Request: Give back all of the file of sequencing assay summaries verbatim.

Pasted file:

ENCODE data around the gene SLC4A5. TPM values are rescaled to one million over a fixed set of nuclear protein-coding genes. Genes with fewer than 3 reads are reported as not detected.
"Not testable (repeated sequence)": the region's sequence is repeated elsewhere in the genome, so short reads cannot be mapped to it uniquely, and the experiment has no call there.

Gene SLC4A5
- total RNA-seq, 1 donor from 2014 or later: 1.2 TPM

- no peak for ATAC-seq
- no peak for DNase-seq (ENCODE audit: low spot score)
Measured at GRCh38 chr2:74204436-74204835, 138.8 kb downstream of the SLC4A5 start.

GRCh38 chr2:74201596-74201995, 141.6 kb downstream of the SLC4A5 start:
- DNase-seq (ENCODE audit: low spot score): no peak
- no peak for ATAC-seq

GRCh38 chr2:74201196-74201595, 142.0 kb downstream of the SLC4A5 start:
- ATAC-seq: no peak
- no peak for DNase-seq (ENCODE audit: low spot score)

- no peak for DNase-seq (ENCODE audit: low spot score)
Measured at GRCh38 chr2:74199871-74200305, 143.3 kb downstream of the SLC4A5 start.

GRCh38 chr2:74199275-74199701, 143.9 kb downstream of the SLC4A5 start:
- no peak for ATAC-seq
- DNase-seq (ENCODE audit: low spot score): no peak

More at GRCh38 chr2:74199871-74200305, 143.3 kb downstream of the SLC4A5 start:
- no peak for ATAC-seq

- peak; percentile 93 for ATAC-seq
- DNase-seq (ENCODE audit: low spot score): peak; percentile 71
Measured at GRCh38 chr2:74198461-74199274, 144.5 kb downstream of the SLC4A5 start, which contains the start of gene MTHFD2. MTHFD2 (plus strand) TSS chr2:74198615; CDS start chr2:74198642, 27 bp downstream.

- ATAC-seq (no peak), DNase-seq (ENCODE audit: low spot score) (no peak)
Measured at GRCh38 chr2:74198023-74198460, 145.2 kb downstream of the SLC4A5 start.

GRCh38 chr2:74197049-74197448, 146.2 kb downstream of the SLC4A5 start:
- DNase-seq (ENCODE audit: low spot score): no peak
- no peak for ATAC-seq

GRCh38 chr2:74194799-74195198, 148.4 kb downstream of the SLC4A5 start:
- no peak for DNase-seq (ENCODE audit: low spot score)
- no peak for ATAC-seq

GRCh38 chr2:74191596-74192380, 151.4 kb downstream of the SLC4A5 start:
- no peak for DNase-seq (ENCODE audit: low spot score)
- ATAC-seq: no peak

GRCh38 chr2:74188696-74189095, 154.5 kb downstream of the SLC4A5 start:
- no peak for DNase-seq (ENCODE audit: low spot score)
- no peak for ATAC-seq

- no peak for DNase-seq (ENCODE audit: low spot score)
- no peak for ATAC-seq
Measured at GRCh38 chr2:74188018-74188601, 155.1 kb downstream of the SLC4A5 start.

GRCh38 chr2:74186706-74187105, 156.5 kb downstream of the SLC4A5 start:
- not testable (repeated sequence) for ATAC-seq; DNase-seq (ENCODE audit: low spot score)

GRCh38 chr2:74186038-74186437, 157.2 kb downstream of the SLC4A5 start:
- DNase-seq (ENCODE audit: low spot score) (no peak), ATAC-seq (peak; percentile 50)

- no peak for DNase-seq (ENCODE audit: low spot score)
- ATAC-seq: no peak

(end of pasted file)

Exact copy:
ENCODE data around the gene SLC4A5. TPM values are rescaled to one million over a fixed set of nuclear protein-coding genes. Genes with fewer than 3 reads are reported as not detected.
"Not testable (repeated sequence)": the region's sequence is repeated elsewhere in the genome, so short reads cannot be mapped to it uniquely, and the experiment has no call there.

Gene SLC4A5
- total RNA-seq, 1 donor from 2014 or later: 1.2 TPM

- no peak for ATAC-seq
- no peak for DNase-seq (ENCODE audit: low spot score)
Measured at GRCh38 chr2:74204436-74204835, 138.8 kb downstream of the SLC4A5 start.

GRCh38 chr2:74201596-74201995, 141.6 kb downstream of the SLC4A5 start:
- DNase-seq (ENCODE audit: low spot score): no peak
- no peak for ATAC-seq

GRCh38 chr2:74201196-74201595, 142.0 kb downstream of the SLC4A5 start:
- ATAC-seq: no peak
- no peak for DNase-seq (ENCODE audit: low spot score)

- no peak for DNase-seq (ENCODE audit: low spot score)
Measured at GRCh38 chr2:74199871-74200305, 143.3 kb downstream of the SLC4A5 start.

GRCh38 chr2:74199275-74199701, 143.9 kb downstream of the SLC4A5 start:
- no peak for ATAC-seq
- DNase-seq (ENCODE audit: low spot score): no peak

More at GRCh38 chr2:74199871-74200305, 143.3 kb downstream of the SLC4A5 start:
- no peak for ATAC-seq

- peak; percentile 93 for ATAC-seq
- DNase-seq (ENCODE audit: low spot score): peak; percentile 71
Measured at GRCh38 chr2:74198461-74199274, 144.5 kb downstream of the SLC4A5 start, which contains the start of gene MTHFD2. MTHFD2 (plus strand) TSS chr2:74198615; CDS start chr2:74198642, 27 bp downstream.

- ATAC-seq (no peak), DNase-seq (ENCODE audit: low spot score) (no peak)
Measured at GRCh38 chr2:74198023-74198460, 145.2 kb downstream of the SLC4A5 start.

GRCh38 chr2:74197049-74197448, 146.2 kb downstream of the SLC4A5 start:
- DNase-seq (ENCODE audit: low spot score): no peak
- no peak for ATAC-seq

GRCh38 chr2:74194799-74195198, 148.4 kb downstream of the SLC4A5 start:
- no peak for DNase-seq (ENCODE audit: low spot score)
- no peak for ATAC-seq

GRCh38 chr2:74191596-74192380, 151.4 kb downstream of the SLC4A5 start:
- no peak for DNase-seq (ENCODE audit: low spot score)
- ATAC-seq: no peak

GRCh38 chr2:74188696-74189095, 154.5 kb downstream of the SLC4A5 start:
- no peak for DNase-seq (ENCODE audit: low spot score)
- no peak for ATAC-seq

- no peak for DNase-seq (ENCODE audit: low spot score)
- no peak for ATAC-seq
Measured at GRCh38 chr2:74188018-74188601, 155.1 kb downstream of the SLC4A5 start.

GRCh38 chr2:74186706-74187105, 156.5 kb downstream of the SLC4A5 start:
- not testable (repeated sequence) for ATAC-seq; DNase-seq (ENCODE audit: low spot score)

GRCh38 chr2:74186038-74186437, 157.2 kb downstream of the SLC4A5 start:
- DNase-seq (ENCODE audit: low spot score) (no peak), ATAC-seq (peak; percentile 50)

- no peak for DNase-seq (ENCODE audit: low spot score)
- ATAC-seq: no peak